An Analysis of Utilizing the Leatherback’s Pineal Spot for Photo-identification
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Leatherbacks are one of the most endangered species of sea turtles. Their global population size had decreased dramatically over the past several decades. Difficulties in applying long-term marking methods on leatherbacks, have significantly hindered our ability to generate an accurate population estimate and to track population changes on the scale of individuals. External marking methods are plagued by high rates of tag loss which compromise the utility of tagging as a means of long-term identification. While having substantially better retention rates, the high cost PIT tags and the specialized equipment necessary to detect them, have limited the expansion of this technique. This project outlined the need for innovative approaches to identifying turtles and sought to resolve some of the issues plaguing traditional tagging protocols by reinvestigating the feasibility of using photo-identification to recognize individual leatherbacks. Pioneering studies of pink spot photo-identification by McDonald and Dutton (1996) showed that the pineal spot of the leatherback is distinct enough to be used as a unique identifier. This research investigated whether individual turtles could be recognized by their “pink spot” when a large sample (~400) was drawn from a very large nesting population (~ 3,000 nesting annually). It also sought to determine whether identification could be automated using photo-identification software. The results indicated that the pineal “pink” spot’s form has sufficient variation to be used as a unique identifier in photo-identification studies. Using the Scale Invariant Feature Transform (SIFT) function we were able to successfully automate identification. Through a cascade filtering approach the program was able to achieve one hundred percent matching accuracy, while eliminating the possibility of false negatives. Further studies are required to examine the degree of deviation that may occur within the pink spot over time, and to refine our methodologies to expand the use of this method amongst leatherback researchers.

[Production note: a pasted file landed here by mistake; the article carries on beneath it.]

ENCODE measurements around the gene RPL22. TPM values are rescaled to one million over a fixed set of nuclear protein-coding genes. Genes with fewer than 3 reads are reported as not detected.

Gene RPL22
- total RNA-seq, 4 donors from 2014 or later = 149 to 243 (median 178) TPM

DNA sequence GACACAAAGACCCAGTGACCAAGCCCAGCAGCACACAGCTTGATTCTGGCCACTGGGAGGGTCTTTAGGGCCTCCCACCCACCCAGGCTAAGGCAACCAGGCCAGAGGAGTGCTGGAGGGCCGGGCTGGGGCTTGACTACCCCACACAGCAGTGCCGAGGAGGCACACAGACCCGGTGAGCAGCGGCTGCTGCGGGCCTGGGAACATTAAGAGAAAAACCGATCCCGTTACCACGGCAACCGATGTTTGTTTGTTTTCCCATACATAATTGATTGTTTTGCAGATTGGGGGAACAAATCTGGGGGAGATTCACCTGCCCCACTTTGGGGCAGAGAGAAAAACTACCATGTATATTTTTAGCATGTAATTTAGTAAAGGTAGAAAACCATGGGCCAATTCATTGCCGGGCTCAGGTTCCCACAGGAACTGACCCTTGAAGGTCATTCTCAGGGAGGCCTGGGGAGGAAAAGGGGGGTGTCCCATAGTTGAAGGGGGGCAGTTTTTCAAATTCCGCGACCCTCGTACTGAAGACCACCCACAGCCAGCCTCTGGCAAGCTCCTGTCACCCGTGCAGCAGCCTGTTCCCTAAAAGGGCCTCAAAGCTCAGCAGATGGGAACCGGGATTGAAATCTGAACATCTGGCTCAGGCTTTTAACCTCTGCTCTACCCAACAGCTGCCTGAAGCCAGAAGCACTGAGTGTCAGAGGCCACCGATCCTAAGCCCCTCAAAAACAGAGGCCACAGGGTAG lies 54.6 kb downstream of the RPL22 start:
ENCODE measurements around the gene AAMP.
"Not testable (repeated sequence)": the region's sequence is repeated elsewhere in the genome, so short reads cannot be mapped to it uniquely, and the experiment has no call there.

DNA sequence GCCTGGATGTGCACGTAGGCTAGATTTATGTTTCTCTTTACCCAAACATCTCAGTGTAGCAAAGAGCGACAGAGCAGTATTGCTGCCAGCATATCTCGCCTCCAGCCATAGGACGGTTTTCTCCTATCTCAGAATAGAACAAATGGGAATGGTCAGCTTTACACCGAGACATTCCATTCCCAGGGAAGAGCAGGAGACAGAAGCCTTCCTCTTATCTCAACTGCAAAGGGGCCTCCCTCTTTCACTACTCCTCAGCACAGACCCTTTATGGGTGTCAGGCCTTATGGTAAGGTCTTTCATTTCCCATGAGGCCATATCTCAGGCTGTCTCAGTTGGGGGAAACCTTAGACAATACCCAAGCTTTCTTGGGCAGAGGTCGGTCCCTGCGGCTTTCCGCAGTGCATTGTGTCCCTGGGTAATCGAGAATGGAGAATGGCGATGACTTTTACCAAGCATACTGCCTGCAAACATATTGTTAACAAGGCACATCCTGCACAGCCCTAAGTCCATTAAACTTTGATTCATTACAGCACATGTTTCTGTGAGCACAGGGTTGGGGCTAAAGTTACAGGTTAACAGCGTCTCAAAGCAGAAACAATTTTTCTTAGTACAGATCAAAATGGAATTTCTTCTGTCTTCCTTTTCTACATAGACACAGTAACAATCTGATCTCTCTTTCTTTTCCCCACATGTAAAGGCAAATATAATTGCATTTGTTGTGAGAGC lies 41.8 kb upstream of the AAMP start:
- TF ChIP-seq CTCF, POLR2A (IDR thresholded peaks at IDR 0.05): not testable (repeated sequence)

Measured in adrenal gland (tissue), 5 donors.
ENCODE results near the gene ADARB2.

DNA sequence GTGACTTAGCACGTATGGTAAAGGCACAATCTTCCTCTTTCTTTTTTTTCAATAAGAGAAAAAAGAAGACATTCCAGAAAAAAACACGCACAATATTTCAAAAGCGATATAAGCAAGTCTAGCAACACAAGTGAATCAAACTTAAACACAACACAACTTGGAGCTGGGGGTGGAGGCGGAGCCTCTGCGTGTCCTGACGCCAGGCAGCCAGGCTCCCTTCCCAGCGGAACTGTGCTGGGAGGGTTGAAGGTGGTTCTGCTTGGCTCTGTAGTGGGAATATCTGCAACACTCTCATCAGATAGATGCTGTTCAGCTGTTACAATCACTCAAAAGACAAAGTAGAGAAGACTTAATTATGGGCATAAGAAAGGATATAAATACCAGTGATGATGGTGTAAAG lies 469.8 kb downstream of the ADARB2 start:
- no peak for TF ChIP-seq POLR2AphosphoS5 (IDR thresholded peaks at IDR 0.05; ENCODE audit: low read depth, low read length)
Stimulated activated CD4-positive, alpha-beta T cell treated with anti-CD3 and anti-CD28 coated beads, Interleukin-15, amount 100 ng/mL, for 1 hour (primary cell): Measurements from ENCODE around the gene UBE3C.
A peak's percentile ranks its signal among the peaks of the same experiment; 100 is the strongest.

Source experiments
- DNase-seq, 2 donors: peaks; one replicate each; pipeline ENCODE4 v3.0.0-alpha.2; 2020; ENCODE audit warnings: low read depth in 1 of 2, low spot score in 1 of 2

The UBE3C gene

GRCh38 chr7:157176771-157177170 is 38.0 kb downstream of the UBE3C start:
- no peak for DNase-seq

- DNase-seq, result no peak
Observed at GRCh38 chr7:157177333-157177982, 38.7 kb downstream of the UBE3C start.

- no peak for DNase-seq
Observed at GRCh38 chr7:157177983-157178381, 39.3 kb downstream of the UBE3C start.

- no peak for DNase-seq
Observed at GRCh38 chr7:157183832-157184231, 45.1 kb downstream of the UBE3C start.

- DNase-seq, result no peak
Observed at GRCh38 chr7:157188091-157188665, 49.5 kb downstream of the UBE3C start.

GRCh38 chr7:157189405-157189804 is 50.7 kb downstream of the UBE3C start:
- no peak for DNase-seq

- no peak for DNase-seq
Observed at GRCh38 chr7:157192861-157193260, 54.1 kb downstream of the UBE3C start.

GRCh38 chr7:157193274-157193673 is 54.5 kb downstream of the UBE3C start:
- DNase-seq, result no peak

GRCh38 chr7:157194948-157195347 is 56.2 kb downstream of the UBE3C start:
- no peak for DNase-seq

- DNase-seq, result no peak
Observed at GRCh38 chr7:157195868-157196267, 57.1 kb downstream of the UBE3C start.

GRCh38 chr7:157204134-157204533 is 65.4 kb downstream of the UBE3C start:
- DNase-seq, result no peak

DepartmentNicholas School of the Environment and Earth Sciences
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